The history of wine in 442 podcasts

The I'll Drink To That! podcasts are mostly recorded in Levi Dalton’s unprepossessing studio apartment on the Upper East Side, Manhattan. PHOTOS: COLE WILSON FOR THE NEW YORK TIMES

NEW YORK (NEW YORK TIMES) - One of wine's great treasures is available, free, with the touch of a smartphone or the click of a mouse.

It is the I'll Drink To That! podcast which, since 2012, has come to be an indispensable resource for anybody who loves wine and is curious about the personalities and histories of wine producers, sommeliers and others in the trade.

By wine producers, I do not mean fly-by-nights seizing marketing opportunities to promote mediocre bottles. I am referring to the custodians of some of the greatest vineyards and cellars in the world, people like Mr Aubert de Villaine of Domaine de la Romanee-Conti in Burgundy, France, or Ms Maria Teresa Mascarello of Bartolo Mascarello, whose voices are rarely heard except by the most privileged of visitors.

Through the podcast's 442 episodes (and counting), Levi Dalton, the host and a former sommelier in New York, has talked to people of consequence in almost every corner and level of the business.

Some are well known, like writer Hugh Johnson and restaurateur Danny Meyer. Others are unrecognised outside the business, but their stories are so interesting that you want to learn a lot more about them.

I mean people such as Ms Elena Pantaleoni, who makes wonderful wines at La Stoppa in Emilia-Romagna, Italy; Ms Becky Wasserman, an American who has lived in Burgundy for decades and has played a crucial role in identifying some of the most soulful wine producers in France; and Ms Carole Meredith, a former grape genetics professor who discovered that zinfandel was identical to a Croatian variety, tribidrag, and now has a winery, Lagier Meredith, in California's Napa Valley.

Levi Dalton hosts the podcast I'll Drink To That!

Wine is enjoyable enough if you know no more about what you are drinking than what is in the glass. But the more context you add, the more fascinating it becomes. I'll Drink To That! provides the sort of background that helps transform the notion of wine from a simple beverage to a complex culture.

The podcasts are bare-bones, largely free of sound effects, except for the occasional segments produced by Erin Scala, another former New York sommelier who now owns In Vino Veritas, a wine shop in Keswick, Virginia. They may include thoughtful essays on issues that wine geeks, at least, debate frequently, such as whether to include the grape stems in the fermentation process.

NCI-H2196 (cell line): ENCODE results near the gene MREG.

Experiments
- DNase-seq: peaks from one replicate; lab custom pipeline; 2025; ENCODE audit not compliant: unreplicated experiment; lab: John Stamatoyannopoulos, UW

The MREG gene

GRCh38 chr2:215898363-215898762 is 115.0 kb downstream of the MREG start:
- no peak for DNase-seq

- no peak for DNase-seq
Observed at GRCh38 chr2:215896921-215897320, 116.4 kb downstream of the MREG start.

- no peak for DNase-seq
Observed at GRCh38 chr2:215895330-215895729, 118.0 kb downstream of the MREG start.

Otherwise, the podcasts are mostly recorded in Dalton's unprepossessing studio apartment on the Upper East Side of Manhattan, where he lives with his wife Ayako, a private chef, and their young son Louie.

Over time, Dalton has noticed patterns among winemakers.

"In the United States, some guy decides he wants to make wine and does it," he said. "In Europe, it's often a family generational story. Both of these really resonate with me."

I'll Drink To That! is not the only podcast focused on wine. GrapeRadio, a pioneer of the genre, has been in business for more than a decade. Much of the material in its archive is interesting and relaxed, though rarely does it go deeply beneath the surface.

Inside Winemaking, with its focus on the process of winemaking, is educational. Like GrapeRadio, it emphasises West Coast producers. Another podcast, Wine For Normal People, produced by a wife-and-husband team in Atlanta, tries, as the title suggests, to eliminate anything that sounds like wine snobbery.

I'll Drink To That! is different. It does not pretend to be a wine primer and it makes few concessions to newcomers who are not already familiar with the intricacies of wine or its places and people.

"I don't want to talk about, 'If you don't know what rose is, here's an explanation,'" Dalton said. "My strength is talking to people who are already committed to wine and I want to take them further." Even so, one does not need to be a Barolo expert to be inspired by writer Ian d'Agata's almost vineyard-by-vineyard deconstruction of Barolo terroir as he walks the audience through the various differences among them and how they affect the wines. I wanted to listen to it a second time, with a glass of Barolo in hand.